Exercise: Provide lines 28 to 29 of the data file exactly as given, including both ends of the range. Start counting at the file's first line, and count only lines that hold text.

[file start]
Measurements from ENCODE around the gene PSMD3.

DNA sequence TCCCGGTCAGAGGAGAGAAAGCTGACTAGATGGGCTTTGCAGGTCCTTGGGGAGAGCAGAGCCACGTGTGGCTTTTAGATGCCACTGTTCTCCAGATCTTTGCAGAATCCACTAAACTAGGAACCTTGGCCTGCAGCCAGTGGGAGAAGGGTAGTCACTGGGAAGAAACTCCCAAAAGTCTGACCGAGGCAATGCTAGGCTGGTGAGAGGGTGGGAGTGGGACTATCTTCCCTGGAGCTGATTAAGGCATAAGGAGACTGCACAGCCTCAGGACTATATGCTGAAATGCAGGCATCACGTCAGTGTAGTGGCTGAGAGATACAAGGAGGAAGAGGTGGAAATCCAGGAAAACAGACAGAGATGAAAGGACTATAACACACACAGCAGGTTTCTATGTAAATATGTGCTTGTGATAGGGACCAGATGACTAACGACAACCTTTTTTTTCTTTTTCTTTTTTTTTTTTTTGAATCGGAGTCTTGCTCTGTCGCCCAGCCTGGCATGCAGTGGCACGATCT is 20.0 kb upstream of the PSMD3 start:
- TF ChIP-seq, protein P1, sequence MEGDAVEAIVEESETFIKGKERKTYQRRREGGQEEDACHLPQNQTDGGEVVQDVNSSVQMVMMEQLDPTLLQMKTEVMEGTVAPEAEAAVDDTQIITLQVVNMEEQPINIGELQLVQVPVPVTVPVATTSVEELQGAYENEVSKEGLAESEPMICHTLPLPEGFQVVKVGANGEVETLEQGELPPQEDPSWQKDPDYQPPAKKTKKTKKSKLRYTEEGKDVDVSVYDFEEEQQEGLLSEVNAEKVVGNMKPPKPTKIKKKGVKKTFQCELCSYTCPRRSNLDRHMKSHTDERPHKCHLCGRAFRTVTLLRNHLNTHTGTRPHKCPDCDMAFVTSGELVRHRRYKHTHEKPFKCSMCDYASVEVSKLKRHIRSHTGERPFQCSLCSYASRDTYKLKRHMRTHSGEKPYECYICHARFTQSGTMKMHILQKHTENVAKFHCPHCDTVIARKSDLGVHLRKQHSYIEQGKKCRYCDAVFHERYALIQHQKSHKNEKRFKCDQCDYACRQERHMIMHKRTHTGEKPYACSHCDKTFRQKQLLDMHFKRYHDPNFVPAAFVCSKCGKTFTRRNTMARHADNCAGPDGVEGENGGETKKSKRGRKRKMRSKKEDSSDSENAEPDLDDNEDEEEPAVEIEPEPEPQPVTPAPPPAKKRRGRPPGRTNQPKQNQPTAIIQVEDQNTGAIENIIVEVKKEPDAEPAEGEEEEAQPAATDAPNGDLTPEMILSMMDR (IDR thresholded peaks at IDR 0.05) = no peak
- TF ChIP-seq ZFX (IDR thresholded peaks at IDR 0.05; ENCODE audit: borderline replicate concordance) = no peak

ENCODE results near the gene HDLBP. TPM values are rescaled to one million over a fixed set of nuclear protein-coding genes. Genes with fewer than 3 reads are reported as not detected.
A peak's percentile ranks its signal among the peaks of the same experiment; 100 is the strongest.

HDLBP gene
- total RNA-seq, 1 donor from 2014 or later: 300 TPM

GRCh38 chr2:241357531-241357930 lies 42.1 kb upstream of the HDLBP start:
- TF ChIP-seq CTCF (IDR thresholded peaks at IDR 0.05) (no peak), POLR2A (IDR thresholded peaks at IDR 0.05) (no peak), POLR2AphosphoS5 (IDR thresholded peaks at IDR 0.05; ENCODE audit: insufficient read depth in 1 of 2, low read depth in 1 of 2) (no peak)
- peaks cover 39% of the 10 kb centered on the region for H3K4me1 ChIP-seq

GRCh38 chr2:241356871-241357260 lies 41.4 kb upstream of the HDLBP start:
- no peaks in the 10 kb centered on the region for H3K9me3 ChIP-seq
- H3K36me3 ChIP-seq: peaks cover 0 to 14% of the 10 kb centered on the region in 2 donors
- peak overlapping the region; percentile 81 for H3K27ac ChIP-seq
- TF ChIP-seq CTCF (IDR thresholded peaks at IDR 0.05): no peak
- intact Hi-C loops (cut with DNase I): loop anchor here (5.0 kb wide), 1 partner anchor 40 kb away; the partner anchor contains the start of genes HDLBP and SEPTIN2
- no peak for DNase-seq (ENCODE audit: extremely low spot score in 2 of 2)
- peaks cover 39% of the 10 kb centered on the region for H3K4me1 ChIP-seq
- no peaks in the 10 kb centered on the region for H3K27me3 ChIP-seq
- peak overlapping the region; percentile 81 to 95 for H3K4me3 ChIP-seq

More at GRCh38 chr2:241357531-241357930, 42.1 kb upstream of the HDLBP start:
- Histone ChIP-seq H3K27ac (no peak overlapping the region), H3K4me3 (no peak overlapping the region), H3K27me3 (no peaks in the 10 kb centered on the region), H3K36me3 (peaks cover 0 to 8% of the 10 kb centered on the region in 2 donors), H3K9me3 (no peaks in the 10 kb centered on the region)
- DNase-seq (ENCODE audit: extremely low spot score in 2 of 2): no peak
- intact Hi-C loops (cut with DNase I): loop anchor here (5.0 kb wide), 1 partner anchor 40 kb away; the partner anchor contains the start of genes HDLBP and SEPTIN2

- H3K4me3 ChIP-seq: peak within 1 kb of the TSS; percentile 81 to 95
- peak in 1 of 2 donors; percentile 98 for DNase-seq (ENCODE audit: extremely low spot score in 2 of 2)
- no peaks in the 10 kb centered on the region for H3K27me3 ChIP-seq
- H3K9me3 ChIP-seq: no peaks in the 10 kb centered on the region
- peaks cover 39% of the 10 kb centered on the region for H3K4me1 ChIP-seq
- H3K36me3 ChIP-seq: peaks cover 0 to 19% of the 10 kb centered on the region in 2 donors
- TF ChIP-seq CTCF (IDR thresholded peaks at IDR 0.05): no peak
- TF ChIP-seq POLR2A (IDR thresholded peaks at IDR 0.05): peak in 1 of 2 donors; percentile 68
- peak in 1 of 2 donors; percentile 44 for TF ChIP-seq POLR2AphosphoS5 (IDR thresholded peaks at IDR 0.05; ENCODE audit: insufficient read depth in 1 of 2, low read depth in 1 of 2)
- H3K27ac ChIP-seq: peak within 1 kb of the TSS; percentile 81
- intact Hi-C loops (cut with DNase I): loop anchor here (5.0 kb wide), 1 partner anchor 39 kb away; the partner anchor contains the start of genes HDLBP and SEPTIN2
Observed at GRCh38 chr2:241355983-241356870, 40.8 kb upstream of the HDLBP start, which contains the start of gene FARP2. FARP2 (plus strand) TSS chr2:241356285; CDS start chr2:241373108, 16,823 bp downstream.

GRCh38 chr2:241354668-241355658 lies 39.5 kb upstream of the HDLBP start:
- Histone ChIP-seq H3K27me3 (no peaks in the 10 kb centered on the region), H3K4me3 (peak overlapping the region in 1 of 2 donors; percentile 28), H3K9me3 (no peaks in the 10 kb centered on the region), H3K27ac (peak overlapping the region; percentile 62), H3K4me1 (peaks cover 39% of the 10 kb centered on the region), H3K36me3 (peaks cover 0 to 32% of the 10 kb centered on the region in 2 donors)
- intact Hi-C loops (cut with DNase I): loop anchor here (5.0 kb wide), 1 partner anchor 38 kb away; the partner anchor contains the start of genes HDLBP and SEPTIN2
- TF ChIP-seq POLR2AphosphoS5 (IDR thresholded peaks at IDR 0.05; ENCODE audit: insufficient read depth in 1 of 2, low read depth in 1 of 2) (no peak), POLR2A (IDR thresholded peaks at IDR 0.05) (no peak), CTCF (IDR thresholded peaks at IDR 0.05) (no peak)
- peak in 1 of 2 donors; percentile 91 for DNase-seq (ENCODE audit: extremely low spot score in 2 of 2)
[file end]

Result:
- no peaks in the 10 kb centered on the region for H3K27me3 ChIP-seq
- H3K9me3 ChIP-seq: no peaks in the 10 kb centered on the region